The New York Times reported this morning that Jeffrey Epstein, the wealthy financier accused of sex trafficking dozens of teenage girls and young women, and who died by suicide in prison on August 10 while awaiting trial, preyed on dancers in New York City. The article tells the accounts of four women, two referenced in court papers and two who were interviewed by the newspaper. All were approached by a recruiter—and in half the cases, that person was another dancer.
For two of the reported victims, years of sexual abuse followed. One, known only as Lisa in a lawsuit against Epstein's estate, was just 17 when another dancer approached her after ballet class in 2002 and asked if she'd be interested in giving private exercise classes to Epstein for money. But once she met with him, Epstein wanted to talk about her career goals, offered to pay for her pointe shoes and asked her to engage in sexually inappropriate stretching exercises. On later visits, he asked her to give him massages. Another dancer, known in her lawsuit as Pricilla Doe, was recruited to give massages to Epstein in 2006 and was flown to his Florida mansion for the session. Both lawsuits claim Epstein sexually assaulted the women during their visits. He then coerced them into continued sexual activity for years, under the implication that, with his wealth and connections, he would help advance their dance careers if they did what he wanted—and ruin their careers if they refused. (When Lisa started to look too old, the lawsuit claims, he asked her to recruit younger dancers from the studio she attended.)
Two other dancers gave accounts to the New York Times describing uncomfortably close calls with Epstein. In 2006, Marlo Fisken, a dance instructor now based in Colorado, was in her early 20s and had just moved to New York City when a woman she met in a bar asked if she'd like to be the financier's personal trainer. Epstein started making sexual requests after a few sessions. Fisken, who says she also taught a class to two teenage girls living in one of his apartments, refused his advances and stopped working for him.
In 2013, Nadia Vostrikov had just finished class when a dancer approached her and asked if she could take over teaching classes to her private client. She agreed to speak with him first via Skype, she tells the Times, where he offered to fly her to his Florida home. But she ended contact once he told her he was a registered sex offender and he suggested that she she google his name. She soon learned that Epstein had spent a controversially short 13-month jail sentence for soliciting prostitution from a minor. "I was in disbelief," Vostrikov told Pointe in an interview this afternoon. "He had his exact script, because he had gotten in trouble before. He found a way to still do what he was doing within the confines of the dance world."
These deeply disturbing revelations suggest that Epstein sensed vulnerability within the dance community and specifically targeted it. Sadly, I'm not surprised. Early in my career I learned that dancers are often fetishized due to the physical nature of what we do. Vostrikov agrees. "Both in and out of the dance industry, I feel like there's a perception that dancers are willing to do 'whatever it takes,' so to speak," she says. "They are over-sexualized on television, in photographs. Companies encourage dancers to mingle with wealthy patrons, and while I've never experienced that in a sexual way, there's a perception that dancers are a selling point."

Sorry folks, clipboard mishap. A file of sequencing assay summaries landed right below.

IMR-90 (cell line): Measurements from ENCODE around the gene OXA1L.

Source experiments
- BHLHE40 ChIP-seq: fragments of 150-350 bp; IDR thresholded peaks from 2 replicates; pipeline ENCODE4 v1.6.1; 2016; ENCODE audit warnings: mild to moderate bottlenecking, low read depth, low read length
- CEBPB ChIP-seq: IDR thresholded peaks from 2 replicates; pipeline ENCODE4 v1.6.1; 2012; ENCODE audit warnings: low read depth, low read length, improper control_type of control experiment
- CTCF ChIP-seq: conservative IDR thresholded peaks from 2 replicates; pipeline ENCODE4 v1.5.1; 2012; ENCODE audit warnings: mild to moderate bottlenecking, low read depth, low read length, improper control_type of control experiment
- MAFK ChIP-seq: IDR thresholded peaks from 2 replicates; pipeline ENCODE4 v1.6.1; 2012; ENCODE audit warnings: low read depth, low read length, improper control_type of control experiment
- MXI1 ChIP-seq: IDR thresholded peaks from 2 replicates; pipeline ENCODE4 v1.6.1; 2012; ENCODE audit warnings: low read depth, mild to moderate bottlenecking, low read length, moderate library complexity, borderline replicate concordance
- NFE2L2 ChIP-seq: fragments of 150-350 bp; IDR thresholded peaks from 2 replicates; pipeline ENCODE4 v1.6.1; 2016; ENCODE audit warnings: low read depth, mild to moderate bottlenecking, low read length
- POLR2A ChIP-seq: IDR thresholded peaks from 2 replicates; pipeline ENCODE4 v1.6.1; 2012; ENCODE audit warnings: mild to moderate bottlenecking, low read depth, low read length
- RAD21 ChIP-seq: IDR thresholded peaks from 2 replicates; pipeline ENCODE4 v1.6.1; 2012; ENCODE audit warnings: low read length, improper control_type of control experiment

And unless you are contracted with a major company in New York City, it can be very difficult to make a living, much less pay for daily class and pointe shoes. I know because I was a freelance dancer in New York for 10 years and I was frequently broke. Most of my gigs came through word of mouth. If someone had approached me with a lucrative side job, especially if that person was a fellow dancer, I would have at least looked into it.
But I believe Epstein was preying on more than our financial desperation—dancers are so young and eager when they start out in this very competitive profession. And it's no secret that this career, with its wall-to-wall mirrors, lack of jobs and near-constant critical feedback, can exacerbate low self-esteem. Vostrikov is disheartened by commenters on the New York Times site who blame the two dancers who continued to be sexually exploited by Epstein. "He created this whole web of intricacies and scripts and connections to create a false sense of trust, which he then abused to get what he wanted," says Vostrikov. "I may have said no, but the fact of the matter is he still found me, and he still found the girl who recruited me. That's the sick part. He manipulated the inner-family feeling that we have as dancers."
One thing is clear: the dance community must be more watchful. Vostrikov advises students to take a trusted friend to meetings or photo shoots. "It's okay to say no to requests that don't feel right." And with all of the recent #MeToo scandals coming to light in our profession, we must be more diligent about supporting, educating and protecting our young dancers to prevent this from happening again.